Although Hungarian history books say that in the 15th century King Matthias I used the Kuvasz to hunt wild boars, this breed is not a natural hunter.
The Kuvasz is a powerful dog that willingly defends its territory and is best in the hands of capable dog handlers.
However, it does make a loyal companion and is usually reliable with its human family.
An ancient breed, the Kuvasz can trace its origins to Hungary in the Middle Ages and Tibet and Turkey before that. Some authorities believe that this great, white guard dog arrived in Hungary in the 1100s with the Kumans.
The name probably is derived from the Turkish kawasz, meaning “armed guard of the nobility”, which it certainly is.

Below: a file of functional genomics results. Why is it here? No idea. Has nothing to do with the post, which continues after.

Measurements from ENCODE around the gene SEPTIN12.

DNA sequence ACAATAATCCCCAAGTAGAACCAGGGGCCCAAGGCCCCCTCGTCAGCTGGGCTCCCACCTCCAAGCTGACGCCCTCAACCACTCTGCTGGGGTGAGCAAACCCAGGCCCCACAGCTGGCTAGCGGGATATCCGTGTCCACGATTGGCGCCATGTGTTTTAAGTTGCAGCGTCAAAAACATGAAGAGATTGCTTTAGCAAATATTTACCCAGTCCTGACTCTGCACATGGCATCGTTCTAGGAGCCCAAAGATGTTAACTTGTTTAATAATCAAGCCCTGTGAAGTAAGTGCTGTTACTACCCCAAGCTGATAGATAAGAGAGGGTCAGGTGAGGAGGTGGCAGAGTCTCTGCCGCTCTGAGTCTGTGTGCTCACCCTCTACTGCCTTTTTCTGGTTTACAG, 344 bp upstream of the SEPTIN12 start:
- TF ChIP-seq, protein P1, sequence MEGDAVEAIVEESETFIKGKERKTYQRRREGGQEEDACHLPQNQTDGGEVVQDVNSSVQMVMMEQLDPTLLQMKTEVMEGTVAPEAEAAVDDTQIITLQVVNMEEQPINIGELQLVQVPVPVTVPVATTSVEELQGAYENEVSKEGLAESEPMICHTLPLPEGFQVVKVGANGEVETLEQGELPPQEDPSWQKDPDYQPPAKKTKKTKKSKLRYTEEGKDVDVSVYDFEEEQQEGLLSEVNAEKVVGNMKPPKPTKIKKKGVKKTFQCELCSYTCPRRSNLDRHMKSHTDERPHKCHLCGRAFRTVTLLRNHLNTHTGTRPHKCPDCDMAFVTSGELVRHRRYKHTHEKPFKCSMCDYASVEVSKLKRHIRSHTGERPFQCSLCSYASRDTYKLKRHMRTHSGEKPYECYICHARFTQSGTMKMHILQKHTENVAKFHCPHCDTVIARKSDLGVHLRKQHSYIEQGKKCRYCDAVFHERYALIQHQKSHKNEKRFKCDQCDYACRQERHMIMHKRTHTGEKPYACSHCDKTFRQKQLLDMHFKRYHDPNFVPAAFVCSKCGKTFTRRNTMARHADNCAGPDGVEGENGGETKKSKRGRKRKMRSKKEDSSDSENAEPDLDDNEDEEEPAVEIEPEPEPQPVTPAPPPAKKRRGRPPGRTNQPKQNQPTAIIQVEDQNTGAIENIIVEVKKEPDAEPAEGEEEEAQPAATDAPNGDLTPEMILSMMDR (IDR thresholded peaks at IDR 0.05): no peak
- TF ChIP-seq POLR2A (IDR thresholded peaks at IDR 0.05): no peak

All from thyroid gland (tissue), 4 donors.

Although the Kuvasz declined during the two World Wars, breeders continued the breed.
It is an inveterate guard, content to say with its flock rather than to participate in a hunt.
Today the Kuvasz remains a noble addition to family and farm.
Giant; females 26 to 28 inches, 70 to 90 pounds; males 28 to 30 inches, 100 to 115 pounds.
Spirited, fearless, and protective. Devoted companion but not demonstrative; sensitive to praise and blame. Independent thinker.
Energy level: Medium.
Confident, active owner in a rural or suburban home; may be overprotective when children are playing.
Daily exercise, fenced yard, twice-weekly brushing (more during shedding), socialization and obedience training. Enjoys colder climates.
Life expectancy: 10 to 12 years.